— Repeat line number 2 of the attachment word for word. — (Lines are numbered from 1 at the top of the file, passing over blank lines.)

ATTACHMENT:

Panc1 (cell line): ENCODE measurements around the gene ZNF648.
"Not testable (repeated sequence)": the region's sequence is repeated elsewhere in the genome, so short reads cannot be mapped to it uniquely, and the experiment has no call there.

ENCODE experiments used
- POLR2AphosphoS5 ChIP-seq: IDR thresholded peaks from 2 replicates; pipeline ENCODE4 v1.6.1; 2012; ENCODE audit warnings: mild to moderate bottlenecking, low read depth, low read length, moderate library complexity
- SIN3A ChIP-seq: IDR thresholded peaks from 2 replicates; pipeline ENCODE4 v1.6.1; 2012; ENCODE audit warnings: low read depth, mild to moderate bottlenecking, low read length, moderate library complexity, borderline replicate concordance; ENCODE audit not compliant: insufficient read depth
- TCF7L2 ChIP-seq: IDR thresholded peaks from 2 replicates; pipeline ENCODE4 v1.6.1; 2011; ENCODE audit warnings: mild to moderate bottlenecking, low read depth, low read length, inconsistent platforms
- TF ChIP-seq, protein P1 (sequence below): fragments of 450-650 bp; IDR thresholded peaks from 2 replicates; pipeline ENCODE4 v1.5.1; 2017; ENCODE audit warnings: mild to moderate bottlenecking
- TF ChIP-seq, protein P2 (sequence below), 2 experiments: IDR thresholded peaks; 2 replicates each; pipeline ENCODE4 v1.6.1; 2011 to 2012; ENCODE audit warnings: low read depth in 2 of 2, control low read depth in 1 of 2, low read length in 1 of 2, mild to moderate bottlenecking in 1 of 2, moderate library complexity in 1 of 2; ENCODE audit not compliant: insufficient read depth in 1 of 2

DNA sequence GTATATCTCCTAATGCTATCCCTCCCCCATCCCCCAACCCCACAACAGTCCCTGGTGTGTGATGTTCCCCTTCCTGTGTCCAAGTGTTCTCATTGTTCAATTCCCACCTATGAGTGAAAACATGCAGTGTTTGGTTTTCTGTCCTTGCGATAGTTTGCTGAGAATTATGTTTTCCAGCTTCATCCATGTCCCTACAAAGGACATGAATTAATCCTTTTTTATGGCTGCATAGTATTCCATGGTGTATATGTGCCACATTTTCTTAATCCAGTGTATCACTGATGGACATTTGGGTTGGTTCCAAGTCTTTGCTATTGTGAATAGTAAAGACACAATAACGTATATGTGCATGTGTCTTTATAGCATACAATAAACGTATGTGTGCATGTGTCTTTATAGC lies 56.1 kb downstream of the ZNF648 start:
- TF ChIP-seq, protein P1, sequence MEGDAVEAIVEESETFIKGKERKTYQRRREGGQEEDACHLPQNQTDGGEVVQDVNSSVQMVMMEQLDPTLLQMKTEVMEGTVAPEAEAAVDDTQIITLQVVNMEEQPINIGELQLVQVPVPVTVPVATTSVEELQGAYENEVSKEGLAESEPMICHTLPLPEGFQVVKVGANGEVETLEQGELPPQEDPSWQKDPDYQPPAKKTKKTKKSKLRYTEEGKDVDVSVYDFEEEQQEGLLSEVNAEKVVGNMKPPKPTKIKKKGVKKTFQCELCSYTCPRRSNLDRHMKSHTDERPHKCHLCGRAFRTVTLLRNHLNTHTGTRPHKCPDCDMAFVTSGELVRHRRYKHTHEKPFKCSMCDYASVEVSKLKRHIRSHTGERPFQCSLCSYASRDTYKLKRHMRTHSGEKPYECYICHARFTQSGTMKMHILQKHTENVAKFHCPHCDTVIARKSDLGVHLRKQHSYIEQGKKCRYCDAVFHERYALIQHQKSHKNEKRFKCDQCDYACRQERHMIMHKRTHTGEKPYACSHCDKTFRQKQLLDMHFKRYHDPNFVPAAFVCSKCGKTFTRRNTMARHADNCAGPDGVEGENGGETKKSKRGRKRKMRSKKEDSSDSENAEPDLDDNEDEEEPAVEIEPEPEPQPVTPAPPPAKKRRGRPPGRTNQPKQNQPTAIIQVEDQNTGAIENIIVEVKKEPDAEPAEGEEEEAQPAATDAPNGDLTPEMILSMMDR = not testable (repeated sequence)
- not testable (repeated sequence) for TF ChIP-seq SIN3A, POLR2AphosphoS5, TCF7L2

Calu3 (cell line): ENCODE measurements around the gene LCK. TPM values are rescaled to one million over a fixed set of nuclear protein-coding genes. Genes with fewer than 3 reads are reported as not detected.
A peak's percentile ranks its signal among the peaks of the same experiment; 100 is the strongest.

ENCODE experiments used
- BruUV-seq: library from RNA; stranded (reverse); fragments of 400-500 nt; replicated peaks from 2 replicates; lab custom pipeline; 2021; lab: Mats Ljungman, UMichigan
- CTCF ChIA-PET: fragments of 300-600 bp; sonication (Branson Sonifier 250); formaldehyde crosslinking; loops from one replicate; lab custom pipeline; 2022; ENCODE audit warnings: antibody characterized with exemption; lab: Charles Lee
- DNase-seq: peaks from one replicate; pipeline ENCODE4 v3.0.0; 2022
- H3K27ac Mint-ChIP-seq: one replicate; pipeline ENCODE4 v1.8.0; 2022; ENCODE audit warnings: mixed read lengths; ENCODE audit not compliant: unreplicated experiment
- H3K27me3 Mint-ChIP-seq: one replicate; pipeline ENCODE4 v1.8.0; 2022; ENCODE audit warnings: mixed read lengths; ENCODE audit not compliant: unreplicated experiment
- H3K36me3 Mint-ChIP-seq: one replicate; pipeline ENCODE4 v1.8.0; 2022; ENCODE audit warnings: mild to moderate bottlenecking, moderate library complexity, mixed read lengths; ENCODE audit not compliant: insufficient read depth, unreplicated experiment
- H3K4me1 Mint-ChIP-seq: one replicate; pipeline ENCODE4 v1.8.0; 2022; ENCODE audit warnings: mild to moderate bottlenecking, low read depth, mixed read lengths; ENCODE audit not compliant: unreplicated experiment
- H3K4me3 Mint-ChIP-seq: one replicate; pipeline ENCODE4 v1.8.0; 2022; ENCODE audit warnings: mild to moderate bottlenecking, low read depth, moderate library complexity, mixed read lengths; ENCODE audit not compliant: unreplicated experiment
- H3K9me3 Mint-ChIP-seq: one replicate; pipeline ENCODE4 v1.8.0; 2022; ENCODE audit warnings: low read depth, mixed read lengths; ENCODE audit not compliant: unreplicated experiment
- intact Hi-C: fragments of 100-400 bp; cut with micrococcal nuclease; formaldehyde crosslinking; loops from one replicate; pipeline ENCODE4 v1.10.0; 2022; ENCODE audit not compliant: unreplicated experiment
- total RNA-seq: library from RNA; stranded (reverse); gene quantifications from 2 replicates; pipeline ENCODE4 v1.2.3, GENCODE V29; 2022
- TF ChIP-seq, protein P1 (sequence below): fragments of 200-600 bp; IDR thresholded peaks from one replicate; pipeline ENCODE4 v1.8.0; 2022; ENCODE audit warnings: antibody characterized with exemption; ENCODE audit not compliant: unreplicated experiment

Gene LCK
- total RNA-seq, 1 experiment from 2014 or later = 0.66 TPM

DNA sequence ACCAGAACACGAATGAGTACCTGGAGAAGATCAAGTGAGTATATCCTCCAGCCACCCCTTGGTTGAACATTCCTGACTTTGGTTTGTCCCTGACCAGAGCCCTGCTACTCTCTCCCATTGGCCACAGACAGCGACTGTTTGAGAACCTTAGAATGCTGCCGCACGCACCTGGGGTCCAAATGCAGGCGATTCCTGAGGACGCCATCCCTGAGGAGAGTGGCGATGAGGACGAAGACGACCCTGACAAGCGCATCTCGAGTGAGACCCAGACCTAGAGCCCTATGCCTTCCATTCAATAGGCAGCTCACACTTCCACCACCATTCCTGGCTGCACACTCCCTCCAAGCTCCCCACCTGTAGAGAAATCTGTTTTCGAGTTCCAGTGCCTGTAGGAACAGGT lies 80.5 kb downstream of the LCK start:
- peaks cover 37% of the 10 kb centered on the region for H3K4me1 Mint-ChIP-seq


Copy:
"Not testable (repeated sequence)": the region's sequence is repeated elsewhere in the genome, so short reads cannot be mapped to it uniquely, and the experiment has no call there.